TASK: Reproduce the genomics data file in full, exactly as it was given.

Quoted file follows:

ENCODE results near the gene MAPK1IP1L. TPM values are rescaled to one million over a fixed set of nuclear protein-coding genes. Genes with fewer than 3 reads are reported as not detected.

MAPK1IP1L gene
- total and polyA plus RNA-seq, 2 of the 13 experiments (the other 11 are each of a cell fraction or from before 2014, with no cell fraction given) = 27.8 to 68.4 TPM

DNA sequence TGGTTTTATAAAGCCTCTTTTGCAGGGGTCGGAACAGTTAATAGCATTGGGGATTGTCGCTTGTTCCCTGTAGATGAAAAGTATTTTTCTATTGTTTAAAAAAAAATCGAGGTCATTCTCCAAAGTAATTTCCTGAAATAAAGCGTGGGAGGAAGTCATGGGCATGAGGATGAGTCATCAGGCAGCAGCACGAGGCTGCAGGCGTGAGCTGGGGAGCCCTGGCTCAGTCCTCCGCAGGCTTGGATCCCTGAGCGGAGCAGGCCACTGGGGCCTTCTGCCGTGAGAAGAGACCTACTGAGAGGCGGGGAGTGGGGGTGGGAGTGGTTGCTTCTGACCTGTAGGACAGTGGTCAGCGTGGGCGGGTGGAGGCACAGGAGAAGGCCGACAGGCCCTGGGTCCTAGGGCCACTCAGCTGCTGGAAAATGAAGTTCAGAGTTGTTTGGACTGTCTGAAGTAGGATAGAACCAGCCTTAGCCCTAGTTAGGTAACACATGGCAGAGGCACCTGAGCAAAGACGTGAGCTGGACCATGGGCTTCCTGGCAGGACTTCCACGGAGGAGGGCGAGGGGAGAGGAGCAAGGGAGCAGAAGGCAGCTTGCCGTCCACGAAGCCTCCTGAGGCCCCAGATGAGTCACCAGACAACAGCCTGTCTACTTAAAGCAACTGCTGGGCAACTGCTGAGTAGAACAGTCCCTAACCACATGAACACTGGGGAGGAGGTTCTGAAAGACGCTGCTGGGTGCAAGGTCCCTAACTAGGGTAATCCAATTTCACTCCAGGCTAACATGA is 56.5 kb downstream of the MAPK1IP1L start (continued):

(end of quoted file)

ENCODE results near the gene MAPK1IP1L. TPM values are rescaled to one million over a fixed set of nuclear protein-coding genes. Genes with fewer than 3 reads are reported as not detected.

MAPK1IP1L gene
- total and polyA plus RNA-seq, 2 of the 13 experiments (the other 11 are each of a cell fraction or from before 2014, with no cell fraction given) = 27.8 to 68.4 TPM

DNA sequence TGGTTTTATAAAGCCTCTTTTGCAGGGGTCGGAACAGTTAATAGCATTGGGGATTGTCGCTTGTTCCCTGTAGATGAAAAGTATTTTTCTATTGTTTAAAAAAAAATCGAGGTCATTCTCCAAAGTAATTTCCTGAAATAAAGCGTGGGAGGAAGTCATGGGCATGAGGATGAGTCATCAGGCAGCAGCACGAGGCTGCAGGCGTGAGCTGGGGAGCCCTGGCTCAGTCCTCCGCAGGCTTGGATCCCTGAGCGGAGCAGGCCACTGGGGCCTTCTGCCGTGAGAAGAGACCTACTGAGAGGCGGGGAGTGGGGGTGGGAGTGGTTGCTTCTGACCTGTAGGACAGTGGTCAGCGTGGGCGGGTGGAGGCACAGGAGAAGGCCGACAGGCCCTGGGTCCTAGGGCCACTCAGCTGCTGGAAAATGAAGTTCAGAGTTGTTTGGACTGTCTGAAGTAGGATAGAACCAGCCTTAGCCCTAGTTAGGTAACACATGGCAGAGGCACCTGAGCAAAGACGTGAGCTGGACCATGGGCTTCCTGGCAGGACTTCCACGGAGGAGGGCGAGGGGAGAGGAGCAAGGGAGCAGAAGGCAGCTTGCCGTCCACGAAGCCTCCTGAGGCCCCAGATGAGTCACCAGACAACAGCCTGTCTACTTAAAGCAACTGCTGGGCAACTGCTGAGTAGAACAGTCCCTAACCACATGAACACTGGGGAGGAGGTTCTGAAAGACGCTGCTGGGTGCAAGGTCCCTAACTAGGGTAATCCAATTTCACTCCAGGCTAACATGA is 56.5 kb downstream of the MAPK1IP1L start (continued):